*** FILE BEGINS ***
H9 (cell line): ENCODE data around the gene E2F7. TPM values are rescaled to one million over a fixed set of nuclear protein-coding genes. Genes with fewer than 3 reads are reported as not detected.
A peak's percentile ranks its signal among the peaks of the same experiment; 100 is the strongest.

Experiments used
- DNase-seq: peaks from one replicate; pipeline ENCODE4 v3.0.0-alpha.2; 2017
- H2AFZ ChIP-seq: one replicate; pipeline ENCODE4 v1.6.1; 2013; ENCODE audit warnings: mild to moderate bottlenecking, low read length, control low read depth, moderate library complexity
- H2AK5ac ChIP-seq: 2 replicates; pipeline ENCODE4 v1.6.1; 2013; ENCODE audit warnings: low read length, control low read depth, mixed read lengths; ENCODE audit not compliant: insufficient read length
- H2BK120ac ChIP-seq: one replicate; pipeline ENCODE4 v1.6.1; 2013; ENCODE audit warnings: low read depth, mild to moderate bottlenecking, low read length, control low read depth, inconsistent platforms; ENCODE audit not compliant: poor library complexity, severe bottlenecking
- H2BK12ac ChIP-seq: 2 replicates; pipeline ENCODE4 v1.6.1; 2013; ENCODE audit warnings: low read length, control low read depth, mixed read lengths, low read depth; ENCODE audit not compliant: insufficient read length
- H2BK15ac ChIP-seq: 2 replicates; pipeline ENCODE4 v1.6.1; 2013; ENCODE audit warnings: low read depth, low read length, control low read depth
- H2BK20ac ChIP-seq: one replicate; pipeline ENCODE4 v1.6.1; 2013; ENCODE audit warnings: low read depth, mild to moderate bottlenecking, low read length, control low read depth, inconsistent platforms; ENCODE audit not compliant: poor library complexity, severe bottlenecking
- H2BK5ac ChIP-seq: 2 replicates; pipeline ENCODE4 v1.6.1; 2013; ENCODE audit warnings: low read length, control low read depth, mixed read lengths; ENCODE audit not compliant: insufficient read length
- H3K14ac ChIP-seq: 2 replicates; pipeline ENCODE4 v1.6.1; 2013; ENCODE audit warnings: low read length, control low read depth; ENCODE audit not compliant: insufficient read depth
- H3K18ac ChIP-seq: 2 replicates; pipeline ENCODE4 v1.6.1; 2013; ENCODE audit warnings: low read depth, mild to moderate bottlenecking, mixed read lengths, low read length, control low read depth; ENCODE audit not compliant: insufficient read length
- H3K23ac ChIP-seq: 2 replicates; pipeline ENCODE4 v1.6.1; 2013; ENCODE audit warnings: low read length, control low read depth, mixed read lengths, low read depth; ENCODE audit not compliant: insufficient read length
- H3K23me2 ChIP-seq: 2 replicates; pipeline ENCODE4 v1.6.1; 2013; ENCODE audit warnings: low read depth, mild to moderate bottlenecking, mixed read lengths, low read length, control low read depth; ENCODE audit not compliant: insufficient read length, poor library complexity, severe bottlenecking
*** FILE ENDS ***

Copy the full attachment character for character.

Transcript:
H9 (cell line): ENCODE data around the gene E2F7. TPM values are rescaled to one million over a fixed set of nuclear protein-coding genes. Genes with fewer than 3 reads are reported as not detected.
A peak's percentile ranks its signal among the peaks of the same experiment; 100 is the strongest.

Experiments used
- DNase-seq: peaks from one replicate; pipeline ENCODE4 v3.0.0-alpha.2; 2017
- H2AFZ ChIP-seq: one replicate; pipeline ENCODE4 v1.6.1; 2013; ENCODE audit warnings: mild to moderate bottlenecking, low read length, control low read depth, moderate library complexity
- H2AK5ac ChIP-seq: 2 replicates; pipeline ENCODE4 v1.6.1; 2013; ENCODE audit warnings: low read length, control low read depth, mixed read lengths; ENCODE audit not compliant: insufficient read length
- H2BK120ac ChIP-seq: one replicate; pipeline ENCODE4 v1.6.1; 2013; ENCODE audit warnings: low read depth, mild to moderate bottlenecking, low read length, control low read depth, inconsistent platforms; ENCODE audit not compliant: poor library complexity, severe bottlenecking
- H2BK12ac ChIP-seq: 2 replicates; pipeline ENCODE4 v1.6.1; 2013; ENCODE audit warnings: low read length, control low read depth, mixed read lengths, low read depth; ENCODE audit not compliant: insufficient read length
- H2BK15ac ChIP-seq: 2 replicates; pipeline ENCODE4 v1.6.1; 2013; ENCODE audit warnings: low read depth, low read length, control low read depth
- H2BK20ac ChIP-seq: one replicate; pipeline ENCODE4 v1.6.1; 2013; ENCODE audit warnings: low read depth, mild to moderate bottlenecking, low read length, control low read depth, inconsistent platforms; ENCODE audit not compliant: poor library complexity, severe bottlenecking
- H2BK5ac ChIP-seq: 2 replicates; pipeline ENCODE4 v1.6.1; 2013; ENCODE audit warnings: low read length, control low read depth, mixed read lengths; ENCODE audit not compliant: insufficient read length
- H3K14ac ChIP-seq: 2 replicates; pipeline ENCODE4 v1.6.1; 2013; ENCODE audit warnings: low read length, control low read depth; ENCODE audit not compliant: insufficient read depth
- H3K18ac ChIP-seq: 2 replicates; pipeline ENCODE4 v1.6.1; 2013; ENCODE audit warnings: low read depth, mild to moderate bottlenecking, mixed read lengths, low read length, control low read depth; ENCODE audit not compliant: insufficient read length
- H3K23ac ChIP-seq: 2 replicates; pipeline ENCODE4 v1.6.1; 2013; ENCODE audit warnings: low read length, control low read depth, mixed read lengths, low read depth; ENCODE audit not compliant: insufficient read length
- H3K23me2 ChIP-seq: 2 replicates; pipeline ENCODE4 v1.6.1; 2013; ENCODE audit warnings: low read depth, mild to moderate bottlenecking, mixed read lengths, low read length, control low read depth; ENCODE audit not compliant: insufficient read length, poor library complexity, severe bottlenecking